I always say find mentors – find people you admire. For me I admire how Ella and Sarah looked because a lot of time in entertainment, I didn’t see a lot of women that looked like me. When I saw pictures of Ella, I was like wow, she’s so beautiful. This is how I want to strive to present myself. She looks elegant and she shows me that you can be elegant and beautiful and have beautiful chocolate skin too, and even for me playing saxophone - you can sound amazing and be a woman. It made an impression in my mind as something to strive for. So, find those people that you admire, find those people you would like to get to know and the internet is great now because you have access to everybody. So, if there is somebody you really admire – ask questions – always ask questions. And sometimes, they might actually take you under their wing. Also try to listen to as much as you can, try to read as much as you can especially about the music, the history, the culture, because if you think about it from the standpoint of it being an ongoing thing, it will kind of give you ideas on how you fit in the picture. A lot of times you look at this music and if you want to be part of this music you are part of a continuum. So, find ways to support yourself with that knowledge with that information so that you can have something to identify yourself with.’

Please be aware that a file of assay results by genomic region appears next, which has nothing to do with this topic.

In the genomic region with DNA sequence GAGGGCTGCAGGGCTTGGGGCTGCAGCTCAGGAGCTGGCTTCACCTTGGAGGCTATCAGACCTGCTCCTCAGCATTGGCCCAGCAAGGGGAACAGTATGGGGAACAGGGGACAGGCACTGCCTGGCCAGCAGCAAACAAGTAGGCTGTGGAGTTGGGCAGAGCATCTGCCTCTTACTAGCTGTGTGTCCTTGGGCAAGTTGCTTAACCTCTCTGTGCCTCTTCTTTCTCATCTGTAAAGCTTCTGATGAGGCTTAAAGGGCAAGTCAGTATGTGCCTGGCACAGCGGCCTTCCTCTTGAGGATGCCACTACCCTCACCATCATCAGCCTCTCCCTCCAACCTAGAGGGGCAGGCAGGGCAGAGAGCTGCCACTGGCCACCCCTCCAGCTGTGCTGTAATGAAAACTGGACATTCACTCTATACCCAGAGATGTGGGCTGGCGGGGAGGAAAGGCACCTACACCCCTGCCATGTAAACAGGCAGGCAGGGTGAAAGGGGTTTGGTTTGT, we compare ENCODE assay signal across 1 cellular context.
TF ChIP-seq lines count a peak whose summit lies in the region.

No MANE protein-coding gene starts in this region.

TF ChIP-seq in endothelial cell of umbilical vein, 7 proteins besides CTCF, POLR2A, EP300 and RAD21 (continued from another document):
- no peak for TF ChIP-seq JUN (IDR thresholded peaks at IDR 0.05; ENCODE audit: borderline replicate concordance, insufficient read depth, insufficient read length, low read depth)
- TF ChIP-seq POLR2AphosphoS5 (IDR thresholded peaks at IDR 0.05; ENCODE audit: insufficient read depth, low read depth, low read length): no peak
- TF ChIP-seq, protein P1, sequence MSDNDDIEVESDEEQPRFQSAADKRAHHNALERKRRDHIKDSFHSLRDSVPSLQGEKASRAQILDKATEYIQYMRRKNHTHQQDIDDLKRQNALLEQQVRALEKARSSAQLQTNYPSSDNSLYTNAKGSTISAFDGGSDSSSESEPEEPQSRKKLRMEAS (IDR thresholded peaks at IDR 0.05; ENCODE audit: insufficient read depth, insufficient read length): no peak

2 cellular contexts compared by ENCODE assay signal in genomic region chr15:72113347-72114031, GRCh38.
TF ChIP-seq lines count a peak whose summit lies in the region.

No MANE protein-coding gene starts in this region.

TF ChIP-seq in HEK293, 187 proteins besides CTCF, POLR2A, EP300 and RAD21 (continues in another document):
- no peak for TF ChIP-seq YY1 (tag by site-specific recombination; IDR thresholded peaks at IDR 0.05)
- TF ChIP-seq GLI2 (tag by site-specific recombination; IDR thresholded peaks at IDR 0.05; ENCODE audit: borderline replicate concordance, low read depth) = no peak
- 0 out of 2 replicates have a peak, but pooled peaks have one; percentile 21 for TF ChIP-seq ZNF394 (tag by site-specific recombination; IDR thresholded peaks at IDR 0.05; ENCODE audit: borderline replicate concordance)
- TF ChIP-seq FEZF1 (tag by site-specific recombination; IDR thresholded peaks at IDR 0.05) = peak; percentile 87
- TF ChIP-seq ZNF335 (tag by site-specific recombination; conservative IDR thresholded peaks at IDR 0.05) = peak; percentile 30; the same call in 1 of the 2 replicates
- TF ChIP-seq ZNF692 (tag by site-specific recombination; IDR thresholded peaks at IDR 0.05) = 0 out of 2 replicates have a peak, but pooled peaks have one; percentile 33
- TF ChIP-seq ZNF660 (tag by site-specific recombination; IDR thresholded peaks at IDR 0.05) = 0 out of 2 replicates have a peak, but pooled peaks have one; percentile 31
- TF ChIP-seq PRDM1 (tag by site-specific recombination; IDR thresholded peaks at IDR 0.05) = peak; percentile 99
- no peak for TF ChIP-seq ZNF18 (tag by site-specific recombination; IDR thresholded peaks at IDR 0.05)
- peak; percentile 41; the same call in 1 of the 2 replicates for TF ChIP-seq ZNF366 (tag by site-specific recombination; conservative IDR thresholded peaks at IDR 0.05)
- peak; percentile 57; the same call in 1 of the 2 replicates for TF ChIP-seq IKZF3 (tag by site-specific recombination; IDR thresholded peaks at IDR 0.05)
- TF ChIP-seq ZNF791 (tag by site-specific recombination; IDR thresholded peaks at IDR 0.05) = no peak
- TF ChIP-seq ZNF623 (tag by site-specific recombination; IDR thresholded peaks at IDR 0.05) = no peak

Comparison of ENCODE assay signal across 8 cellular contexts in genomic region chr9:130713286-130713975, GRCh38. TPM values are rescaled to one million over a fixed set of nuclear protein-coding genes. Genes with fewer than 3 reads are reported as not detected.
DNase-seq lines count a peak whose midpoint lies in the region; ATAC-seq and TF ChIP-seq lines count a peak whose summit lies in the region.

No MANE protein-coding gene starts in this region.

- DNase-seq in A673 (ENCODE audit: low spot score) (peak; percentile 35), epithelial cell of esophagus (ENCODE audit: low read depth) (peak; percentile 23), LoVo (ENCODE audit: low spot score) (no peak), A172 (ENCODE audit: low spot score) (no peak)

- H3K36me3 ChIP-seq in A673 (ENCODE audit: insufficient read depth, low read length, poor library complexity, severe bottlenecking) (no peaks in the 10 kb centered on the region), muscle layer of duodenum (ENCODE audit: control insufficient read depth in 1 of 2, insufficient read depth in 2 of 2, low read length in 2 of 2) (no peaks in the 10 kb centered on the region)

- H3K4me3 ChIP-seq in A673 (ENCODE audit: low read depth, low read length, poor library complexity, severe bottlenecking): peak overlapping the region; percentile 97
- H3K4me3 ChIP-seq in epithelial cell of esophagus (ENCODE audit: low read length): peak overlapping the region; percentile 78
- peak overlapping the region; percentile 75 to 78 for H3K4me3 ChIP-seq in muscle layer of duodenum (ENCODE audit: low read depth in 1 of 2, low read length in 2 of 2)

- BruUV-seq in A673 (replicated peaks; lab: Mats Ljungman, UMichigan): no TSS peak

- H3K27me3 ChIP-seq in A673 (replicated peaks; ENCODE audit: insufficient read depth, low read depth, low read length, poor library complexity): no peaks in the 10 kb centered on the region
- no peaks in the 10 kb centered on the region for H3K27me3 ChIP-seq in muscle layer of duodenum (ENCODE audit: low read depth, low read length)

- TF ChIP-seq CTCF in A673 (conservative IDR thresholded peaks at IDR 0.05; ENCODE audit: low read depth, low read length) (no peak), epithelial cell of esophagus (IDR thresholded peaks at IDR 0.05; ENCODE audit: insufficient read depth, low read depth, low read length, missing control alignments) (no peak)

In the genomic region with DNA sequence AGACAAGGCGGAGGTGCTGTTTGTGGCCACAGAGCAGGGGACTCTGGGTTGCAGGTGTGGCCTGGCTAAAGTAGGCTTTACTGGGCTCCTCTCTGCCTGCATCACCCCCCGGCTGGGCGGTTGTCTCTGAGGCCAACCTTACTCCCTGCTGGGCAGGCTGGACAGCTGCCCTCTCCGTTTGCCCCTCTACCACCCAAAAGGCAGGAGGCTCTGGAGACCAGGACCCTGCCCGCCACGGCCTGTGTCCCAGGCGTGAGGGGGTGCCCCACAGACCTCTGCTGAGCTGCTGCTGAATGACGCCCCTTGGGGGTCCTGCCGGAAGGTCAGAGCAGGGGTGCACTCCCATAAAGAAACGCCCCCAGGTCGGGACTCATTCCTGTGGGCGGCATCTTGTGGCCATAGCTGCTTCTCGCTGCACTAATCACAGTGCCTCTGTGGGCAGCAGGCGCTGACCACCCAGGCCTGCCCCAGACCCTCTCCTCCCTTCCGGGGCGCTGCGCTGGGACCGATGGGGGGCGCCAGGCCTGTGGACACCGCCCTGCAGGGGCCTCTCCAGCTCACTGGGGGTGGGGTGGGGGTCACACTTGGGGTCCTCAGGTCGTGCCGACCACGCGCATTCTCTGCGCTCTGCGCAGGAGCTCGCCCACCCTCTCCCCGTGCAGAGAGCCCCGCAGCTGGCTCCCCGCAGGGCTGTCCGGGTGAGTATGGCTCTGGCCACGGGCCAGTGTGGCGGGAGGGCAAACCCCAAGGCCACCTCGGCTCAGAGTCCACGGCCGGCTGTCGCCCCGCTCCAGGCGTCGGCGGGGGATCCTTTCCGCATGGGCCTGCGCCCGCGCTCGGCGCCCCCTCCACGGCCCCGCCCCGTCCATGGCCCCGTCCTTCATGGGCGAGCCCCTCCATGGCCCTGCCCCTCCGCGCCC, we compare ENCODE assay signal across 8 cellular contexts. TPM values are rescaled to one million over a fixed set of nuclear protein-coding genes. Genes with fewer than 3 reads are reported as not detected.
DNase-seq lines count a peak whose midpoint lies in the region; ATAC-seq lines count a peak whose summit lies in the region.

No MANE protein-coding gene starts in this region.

Well, Camille goes so much further than giving advice and I wanted to explore an example of the huge love and generosity Camille has and how she is always giving something back, supporting and helping. Launched at the end of May this year, Camille created an inspiring mentoring program for female musicians called ‘the Haven Hang’. Live streamed Q&A sessions happen every month to support young women musicians, who she refers to as lionesses, with an overwhelming group of guests – and I do mean overwhelming. The purpose of these sessions are:

‘to mentor, share advice and support young women pursuing careers in music and the performing arts. Topics discussed include advice on making a career in the arts (and being a woman), self-esteem, confidence, musical/personal development, strengthening your skill, how to study, navigating life as a musician and much more’